When my husband left, I was a ball of goo, crying, moaning, and in the most pain I’ve ever felt in my life. When he came back, I was smiling, sleepy, and joking around. For a 20 minute turn around, the ability to sleep from centimeters 5-10, and have the peace of mind/body that I could deliver our child without worrying about how much it was going to hurt was worth it in spades for me.
During Transition, my body started to shake and twitch. All I kept thinking was “wow, I’m really glad I don’t feel this, because I’m sure it would suck”.
Seriously, don’t be a hero. Trust me. Epidurals are your friend. A friend that only ladies can enjoy, so you might as well!
4. Hand Washing: Feel Like An ER Surgeon Without All The Annoying Schoolwork
I’ve never washed my hands so much in my life, and I work with dogs/clean dog shit up all day.
5. Breast is Best – But Hurts Like A Motherfucker
You’d think after pushing a 7 pound baby out of your whoo-ha, that nature would give you a break.
I’m all for breastfeeding. It’s natural, it’s cheaper than formula, and nutritionally complete for your baby. It’s a great bonding experience!
But it hurts SO MUCH.
The baby has no teeth, but the pressure such a little thing can create with the sucking motion of her mouth rivals any vacuum cleaner on the market. If Hoover could replicate the suction of a nursing baby, they’d make so much more money, and get so much more pet hair out of the carpet.
6. You Will Leak. A Lot More Than Expected.
Every time the baby cries, I feel like I’m leaking like a sieve. I’ve had to do more laundry for bras and shirts in the last week than I’ve done in the last year.
Scratch that. I feel like I’m leaking like this:
7. And You Thought The Belly Looked Weird When There Was A Baby In It! Wait Until Delivery!!!
When you have a baby in your belly, it’s round, it moves, and it feels weird when they kick/hiccup.
When they are on the outside, the movements they make at first seem to mimic the ones they practiced on the inside. You see a shoulder roll, and think back to the weird shapes your belly made for a few months. When they kick, you think about how many times that the baby kicked you in the ribcage, and though it hurt, you’ll miss it.
But, you look down at your previously big belly, and it’s gone. The organs have yet to move back to their place, but the immense pressure in the abdomen is gone, freeing up all sorts of space. Your belly feels empty – and almost like a sandbag. A very squishy sandbag. As the weeks go on, the organs drift back to their original spot, and you have a bit of a “pooch”, but it does feel mighty weird for the first 3-5 days after birth.
8. Surprisingly Hungry!
One thing that surprised me was how HUNGRY immediately after birth I was. I’ve heard women get really hungry after delivery, but I assumed that was a few days down the road. Pretty much after the shock of delivery had worn off, I was ready for the biggest, baddest meal on the planet.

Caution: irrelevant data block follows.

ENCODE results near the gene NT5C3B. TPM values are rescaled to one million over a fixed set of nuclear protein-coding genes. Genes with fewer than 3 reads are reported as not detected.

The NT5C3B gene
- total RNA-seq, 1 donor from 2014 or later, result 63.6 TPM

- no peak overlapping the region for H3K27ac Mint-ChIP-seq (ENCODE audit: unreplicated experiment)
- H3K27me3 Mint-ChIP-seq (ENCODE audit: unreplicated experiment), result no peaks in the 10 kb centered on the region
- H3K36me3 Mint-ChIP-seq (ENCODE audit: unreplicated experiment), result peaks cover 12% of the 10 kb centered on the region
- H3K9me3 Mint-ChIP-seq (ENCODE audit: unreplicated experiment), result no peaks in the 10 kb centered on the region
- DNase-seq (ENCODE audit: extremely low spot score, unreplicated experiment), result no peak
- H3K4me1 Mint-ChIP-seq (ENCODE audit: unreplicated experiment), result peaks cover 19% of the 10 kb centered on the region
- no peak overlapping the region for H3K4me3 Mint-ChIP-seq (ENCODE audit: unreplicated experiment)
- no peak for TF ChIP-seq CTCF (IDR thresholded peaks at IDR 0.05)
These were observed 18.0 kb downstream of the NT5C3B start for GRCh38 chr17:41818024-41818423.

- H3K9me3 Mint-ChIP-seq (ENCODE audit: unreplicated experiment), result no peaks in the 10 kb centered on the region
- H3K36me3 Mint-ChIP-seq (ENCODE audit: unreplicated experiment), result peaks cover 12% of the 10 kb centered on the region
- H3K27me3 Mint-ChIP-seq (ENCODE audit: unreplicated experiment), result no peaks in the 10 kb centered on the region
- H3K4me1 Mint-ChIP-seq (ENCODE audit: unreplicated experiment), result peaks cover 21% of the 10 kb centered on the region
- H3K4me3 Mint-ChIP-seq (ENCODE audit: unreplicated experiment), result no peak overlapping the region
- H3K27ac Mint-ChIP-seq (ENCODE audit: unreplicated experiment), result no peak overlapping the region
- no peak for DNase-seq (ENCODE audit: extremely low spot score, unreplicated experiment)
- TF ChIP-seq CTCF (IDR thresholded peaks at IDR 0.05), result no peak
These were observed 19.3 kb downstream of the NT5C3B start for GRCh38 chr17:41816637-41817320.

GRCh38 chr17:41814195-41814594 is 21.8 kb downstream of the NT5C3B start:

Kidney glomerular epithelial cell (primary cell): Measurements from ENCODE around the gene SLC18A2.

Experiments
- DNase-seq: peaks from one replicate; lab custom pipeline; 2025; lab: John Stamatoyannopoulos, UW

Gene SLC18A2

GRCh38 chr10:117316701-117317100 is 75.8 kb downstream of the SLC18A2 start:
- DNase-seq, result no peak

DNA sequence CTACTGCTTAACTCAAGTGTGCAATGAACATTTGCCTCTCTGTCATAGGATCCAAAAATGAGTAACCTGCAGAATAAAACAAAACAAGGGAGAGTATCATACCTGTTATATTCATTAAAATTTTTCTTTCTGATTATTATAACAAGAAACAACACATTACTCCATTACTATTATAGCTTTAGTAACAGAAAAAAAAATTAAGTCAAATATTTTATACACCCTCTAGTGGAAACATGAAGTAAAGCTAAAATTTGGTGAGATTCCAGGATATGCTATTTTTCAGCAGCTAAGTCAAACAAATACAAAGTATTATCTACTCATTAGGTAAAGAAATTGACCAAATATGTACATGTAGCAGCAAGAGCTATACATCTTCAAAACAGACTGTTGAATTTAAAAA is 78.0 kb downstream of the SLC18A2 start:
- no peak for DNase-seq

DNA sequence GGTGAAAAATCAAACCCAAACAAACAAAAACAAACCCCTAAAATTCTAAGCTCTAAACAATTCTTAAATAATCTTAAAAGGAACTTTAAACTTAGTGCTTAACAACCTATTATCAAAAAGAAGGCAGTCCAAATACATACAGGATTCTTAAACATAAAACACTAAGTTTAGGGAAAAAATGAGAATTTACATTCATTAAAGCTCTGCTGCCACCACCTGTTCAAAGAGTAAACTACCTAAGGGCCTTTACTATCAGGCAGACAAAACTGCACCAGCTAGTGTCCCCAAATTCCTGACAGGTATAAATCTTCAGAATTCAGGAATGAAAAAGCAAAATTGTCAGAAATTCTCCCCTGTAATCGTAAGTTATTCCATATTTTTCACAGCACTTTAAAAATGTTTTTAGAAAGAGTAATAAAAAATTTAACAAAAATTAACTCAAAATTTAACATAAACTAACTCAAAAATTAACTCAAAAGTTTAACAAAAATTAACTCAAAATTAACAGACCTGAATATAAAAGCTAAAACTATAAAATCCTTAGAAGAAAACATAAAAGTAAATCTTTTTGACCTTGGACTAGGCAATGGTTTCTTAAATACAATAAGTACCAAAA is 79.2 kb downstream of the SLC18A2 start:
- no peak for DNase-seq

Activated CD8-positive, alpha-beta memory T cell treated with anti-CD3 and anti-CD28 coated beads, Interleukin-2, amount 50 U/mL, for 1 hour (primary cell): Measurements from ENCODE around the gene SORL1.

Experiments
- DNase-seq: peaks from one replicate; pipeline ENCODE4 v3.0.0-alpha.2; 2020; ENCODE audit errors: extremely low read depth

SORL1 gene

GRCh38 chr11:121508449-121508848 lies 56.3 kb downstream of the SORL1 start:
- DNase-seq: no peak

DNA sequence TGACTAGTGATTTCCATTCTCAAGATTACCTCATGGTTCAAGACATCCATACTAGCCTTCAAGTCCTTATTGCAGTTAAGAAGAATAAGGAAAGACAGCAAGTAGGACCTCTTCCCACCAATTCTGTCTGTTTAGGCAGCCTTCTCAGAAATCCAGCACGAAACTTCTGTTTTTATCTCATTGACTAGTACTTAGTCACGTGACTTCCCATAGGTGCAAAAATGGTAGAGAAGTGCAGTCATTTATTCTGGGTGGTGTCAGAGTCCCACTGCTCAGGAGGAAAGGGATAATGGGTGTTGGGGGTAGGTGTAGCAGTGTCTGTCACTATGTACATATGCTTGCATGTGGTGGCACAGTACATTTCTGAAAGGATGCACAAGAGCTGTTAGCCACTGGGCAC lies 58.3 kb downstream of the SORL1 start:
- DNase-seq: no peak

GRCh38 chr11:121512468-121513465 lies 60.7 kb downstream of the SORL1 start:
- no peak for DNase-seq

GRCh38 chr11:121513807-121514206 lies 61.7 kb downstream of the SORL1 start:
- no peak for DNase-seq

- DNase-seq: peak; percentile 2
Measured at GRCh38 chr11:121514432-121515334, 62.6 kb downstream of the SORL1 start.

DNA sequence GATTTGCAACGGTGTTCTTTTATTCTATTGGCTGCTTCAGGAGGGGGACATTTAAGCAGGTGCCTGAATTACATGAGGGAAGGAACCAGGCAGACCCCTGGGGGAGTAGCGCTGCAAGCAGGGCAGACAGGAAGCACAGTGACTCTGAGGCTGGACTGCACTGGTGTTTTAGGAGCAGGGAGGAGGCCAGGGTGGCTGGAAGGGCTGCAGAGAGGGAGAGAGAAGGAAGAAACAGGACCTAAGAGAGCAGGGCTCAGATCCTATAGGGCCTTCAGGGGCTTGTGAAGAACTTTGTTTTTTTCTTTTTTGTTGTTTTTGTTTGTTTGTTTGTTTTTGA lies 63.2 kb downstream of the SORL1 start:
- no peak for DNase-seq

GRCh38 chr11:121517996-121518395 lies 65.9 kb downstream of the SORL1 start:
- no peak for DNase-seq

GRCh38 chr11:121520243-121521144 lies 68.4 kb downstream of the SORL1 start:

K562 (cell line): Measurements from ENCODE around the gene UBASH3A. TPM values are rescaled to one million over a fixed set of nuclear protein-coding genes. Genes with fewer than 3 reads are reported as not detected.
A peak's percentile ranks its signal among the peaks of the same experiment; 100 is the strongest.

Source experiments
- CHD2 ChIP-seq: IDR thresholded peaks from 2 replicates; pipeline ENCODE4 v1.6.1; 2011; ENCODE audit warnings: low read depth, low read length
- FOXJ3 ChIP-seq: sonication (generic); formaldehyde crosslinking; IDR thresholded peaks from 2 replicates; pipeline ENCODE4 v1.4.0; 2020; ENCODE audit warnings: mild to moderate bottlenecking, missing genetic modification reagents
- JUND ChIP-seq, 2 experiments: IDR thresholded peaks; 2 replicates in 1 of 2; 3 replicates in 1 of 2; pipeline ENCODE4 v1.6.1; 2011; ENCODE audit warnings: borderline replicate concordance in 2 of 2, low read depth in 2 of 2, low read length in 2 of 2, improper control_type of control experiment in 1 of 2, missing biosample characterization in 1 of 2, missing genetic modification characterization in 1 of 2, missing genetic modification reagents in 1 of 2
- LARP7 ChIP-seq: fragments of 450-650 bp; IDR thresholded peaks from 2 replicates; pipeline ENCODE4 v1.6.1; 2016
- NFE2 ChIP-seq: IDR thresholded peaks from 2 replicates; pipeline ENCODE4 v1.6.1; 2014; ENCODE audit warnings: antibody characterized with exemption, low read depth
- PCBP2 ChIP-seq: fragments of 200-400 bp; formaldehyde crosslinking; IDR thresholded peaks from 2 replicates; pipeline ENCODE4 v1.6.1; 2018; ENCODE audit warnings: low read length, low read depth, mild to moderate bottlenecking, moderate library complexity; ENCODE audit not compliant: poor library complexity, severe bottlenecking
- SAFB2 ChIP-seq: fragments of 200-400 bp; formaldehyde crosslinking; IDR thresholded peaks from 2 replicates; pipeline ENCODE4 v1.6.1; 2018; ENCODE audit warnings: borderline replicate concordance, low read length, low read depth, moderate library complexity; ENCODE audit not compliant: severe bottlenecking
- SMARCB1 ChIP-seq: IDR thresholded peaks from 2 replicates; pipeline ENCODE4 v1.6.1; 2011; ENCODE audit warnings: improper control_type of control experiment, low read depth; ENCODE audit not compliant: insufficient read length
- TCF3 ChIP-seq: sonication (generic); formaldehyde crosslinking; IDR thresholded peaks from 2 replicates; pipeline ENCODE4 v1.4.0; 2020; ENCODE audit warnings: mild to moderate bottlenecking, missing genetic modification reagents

Frankly, it makes sense. There you are, 9 months of having your internal organs shoved up under your ribcage, and suddenly, everything is free to move once the baby is out (#7).
Gravity helps, and everything starts to move back to where things are supposed to go. This frees up your stomach immediately. For the first time in almost a year, it’s able to expand without the threat of morning sickness, indigestion, or getting kicked by a baby.
Once I realized I could eat a full meal and NOT get sick, I ordered macaroni and cheese, and felt like this:
I totally would have done the dance, if I could feel my legs.
9.. Shock Is A Weird Thing
When my best friend had her baby a few months back, I had the honor of being in the room with her, her husband, and the delivery staff. When the baby came out, we were all crying with emotion (it was quite a long ride and an emotional roller-coaster for everyone involved, but mostly for her). I took the photo of the first look, when she finally got to meet her baby for the first time.
The expression on her face has stuck with me. That photo with her looking at her son who she literally just met said more in the vein of “Pleased to meet you, I’m your mom. How was your day?” than the overwhelmed “ZOMG, this is my baby and I will love it forever and ever, and holy balls, I had a kid!” that you see in movies and birth videos in class.
I pretty much was in absolute shock that I had a baby. They handed her over to me after she was born. I heard everyone say “oh my god – wow – look at that!”, and because I didn’t feel much, I assumed that was indicative that she was born. When I took her, I remember thinking “Hm. She’s really pale and covered in goo”.
I also recall feeling hungry (#8), tired, a bit overwhelmed, and totally in shock.
Before my husband went to help give her the bath with the nursing staff, I told him something to the effect of “I will love her. She’s great. But right now, I’m in shock and don’t feel a whole lot. I’ll see you in a bit. Take some photos”
I don’t think there is anything wrong with that feeling. Your body went through a pretty big trauma. Your baby went through a pretty big event. You haven’t eaten in 9+ hours, and likely haven’t really had good sleep in weeks/months. Now, you are suddenly not pregnant anymore, your belly looks funny, your baby is crying, and you’re starving. Plus, you are now 100% responsible for this helpless creature that you helped create and incubate.
And, you just met.
So it’s ok if you don’t feel that overwhelming gush of adoration and love from the exact moment of birth. Not everyone does – but it comes. For me, it was the next day, when it was just me, my husband, and the baby in our room. The sun was coming up, and it was a new day – we had breakfast, checked on Baby A, and realized that we were a family unit. Once that hit, everything clicked into place.
I’m totally in love with this kid.